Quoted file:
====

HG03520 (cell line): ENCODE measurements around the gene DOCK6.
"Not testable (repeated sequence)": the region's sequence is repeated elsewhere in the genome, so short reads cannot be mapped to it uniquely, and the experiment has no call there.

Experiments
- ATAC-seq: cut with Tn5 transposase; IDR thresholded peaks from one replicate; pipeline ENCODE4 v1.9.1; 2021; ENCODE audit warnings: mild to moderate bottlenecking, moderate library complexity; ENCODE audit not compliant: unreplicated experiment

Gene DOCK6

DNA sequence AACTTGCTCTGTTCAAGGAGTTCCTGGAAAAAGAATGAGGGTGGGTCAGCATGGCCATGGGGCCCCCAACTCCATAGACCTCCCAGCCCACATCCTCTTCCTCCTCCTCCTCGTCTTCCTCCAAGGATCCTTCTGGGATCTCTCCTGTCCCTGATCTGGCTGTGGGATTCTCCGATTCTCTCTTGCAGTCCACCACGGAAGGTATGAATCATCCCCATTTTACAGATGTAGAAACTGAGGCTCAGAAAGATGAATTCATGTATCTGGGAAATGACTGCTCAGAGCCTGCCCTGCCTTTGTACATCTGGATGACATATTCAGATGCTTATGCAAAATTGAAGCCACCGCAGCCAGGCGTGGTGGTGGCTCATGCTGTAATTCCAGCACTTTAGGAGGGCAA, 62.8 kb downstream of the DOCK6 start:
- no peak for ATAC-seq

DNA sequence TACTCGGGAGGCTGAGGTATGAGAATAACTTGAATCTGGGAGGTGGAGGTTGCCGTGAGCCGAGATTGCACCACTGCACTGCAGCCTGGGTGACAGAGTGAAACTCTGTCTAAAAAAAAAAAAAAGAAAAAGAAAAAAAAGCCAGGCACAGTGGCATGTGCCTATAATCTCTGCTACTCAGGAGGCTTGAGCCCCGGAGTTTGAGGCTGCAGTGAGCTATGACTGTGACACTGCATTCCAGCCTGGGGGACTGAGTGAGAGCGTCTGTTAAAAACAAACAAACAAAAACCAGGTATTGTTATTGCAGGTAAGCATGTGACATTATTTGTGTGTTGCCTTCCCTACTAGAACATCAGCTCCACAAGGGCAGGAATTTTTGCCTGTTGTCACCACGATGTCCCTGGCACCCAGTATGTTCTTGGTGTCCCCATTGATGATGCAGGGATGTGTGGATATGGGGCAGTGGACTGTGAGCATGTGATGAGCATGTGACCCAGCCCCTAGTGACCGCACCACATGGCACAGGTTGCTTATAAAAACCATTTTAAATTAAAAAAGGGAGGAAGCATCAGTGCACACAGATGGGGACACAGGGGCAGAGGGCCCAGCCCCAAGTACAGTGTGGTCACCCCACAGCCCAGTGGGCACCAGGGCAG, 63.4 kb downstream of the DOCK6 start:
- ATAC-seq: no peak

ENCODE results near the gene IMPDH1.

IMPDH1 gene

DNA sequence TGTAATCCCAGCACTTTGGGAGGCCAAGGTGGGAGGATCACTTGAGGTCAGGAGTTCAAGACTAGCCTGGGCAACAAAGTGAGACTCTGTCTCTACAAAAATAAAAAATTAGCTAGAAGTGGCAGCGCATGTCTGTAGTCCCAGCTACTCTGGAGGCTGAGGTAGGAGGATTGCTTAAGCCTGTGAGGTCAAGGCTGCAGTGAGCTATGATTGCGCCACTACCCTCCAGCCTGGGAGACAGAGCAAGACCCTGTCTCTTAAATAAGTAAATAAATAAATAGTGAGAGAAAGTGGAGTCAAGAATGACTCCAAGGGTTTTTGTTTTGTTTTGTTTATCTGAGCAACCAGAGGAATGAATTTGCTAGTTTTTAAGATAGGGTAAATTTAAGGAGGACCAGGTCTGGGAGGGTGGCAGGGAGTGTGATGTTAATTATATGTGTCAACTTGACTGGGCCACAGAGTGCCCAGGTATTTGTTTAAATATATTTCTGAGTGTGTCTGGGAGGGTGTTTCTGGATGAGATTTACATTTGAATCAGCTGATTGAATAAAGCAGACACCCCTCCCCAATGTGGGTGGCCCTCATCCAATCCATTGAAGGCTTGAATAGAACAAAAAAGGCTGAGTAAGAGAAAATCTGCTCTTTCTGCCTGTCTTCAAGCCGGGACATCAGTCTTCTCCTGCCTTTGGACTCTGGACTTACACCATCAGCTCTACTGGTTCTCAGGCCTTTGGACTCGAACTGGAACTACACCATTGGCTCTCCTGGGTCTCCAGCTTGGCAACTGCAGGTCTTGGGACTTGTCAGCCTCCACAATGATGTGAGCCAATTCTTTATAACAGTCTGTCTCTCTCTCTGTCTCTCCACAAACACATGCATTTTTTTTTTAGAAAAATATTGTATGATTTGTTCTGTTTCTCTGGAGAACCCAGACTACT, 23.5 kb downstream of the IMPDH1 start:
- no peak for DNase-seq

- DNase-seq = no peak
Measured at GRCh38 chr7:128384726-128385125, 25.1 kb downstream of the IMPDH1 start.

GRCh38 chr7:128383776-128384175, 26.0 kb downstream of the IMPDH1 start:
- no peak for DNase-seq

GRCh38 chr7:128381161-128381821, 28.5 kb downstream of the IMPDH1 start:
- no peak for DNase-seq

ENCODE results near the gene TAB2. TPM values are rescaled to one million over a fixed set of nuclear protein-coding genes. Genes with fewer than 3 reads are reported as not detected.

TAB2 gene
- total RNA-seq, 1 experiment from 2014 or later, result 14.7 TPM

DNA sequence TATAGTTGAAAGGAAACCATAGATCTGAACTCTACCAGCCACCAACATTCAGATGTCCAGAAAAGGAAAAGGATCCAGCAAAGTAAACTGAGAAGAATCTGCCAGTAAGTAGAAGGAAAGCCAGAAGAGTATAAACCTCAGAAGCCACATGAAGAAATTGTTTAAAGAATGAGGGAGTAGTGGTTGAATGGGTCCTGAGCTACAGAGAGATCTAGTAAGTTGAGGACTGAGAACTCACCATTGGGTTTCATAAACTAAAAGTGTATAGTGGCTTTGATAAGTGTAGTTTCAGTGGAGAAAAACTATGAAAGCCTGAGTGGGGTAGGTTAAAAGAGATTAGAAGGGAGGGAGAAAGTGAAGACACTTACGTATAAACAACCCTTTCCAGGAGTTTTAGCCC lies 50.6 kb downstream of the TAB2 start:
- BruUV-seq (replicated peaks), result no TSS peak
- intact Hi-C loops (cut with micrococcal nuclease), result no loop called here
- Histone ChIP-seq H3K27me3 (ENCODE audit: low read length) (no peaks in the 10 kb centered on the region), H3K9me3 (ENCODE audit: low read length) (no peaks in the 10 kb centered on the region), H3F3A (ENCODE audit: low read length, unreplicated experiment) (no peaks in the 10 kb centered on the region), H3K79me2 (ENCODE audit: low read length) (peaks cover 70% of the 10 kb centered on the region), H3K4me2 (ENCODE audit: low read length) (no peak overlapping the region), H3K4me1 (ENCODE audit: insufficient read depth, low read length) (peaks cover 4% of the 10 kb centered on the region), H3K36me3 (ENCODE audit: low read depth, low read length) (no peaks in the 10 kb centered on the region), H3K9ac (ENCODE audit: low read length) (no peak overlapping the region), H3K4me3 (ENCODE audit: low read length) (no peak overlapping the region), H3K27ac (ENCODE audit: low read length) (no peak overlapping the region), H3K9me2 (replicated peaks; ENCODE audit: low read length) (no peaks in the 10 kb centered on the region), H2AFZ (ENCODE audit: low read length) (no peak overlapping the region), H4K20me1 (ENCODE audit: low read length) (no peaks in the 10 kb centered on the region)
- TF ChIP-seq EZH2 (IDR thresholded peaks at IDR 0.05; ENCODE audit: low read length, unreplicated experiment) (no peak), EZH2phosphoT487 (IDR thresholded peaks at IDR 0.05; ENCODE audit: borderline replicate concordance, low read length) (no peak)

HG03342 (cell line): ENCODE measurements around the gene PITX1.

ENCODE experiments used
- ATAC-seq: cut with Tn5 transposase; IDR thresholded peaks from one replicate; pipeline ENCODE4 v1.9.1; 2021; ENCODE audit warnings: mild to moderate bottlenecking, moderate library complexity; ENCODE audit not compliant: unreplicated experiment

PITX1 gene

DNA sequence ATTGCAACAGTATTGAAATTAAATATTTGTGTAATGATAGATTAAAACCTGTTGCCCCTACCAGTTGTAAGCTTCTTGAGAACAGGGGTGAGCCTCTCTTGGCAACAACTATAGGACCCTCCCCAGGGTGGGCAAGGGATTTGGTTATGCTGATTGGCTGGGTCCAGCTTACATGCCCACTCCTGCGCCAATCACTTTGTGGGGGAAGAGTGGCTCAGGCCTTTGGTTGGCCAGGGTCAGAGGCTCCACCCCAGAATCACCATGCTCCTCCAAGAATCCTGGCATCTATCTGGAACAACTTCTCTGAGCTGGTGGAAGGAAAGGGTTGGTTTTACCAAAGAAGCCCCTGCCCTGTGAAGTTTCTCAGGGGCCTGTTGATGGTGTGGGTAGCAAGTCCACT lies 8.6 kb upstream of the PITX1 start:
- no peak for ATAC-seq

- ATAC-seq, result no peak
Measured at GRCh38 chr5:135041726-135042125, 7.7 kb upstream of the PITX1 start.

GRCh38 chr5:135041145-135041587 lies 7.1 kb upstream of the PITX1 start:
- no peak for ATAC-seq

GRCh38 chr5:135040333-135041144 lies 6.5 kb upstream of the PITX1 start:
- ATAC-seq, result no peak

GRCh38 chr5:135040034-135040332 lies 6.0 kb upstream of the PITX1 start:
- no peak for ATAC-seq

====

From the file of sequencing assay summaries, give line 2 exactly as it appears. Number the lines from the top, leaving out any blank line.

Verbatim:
"Not testable (repeated sequence)": the region's sequence is repeated elsewhere in the genome, so short reads cannot be mapped to it uniquely, and the experiment has no call there.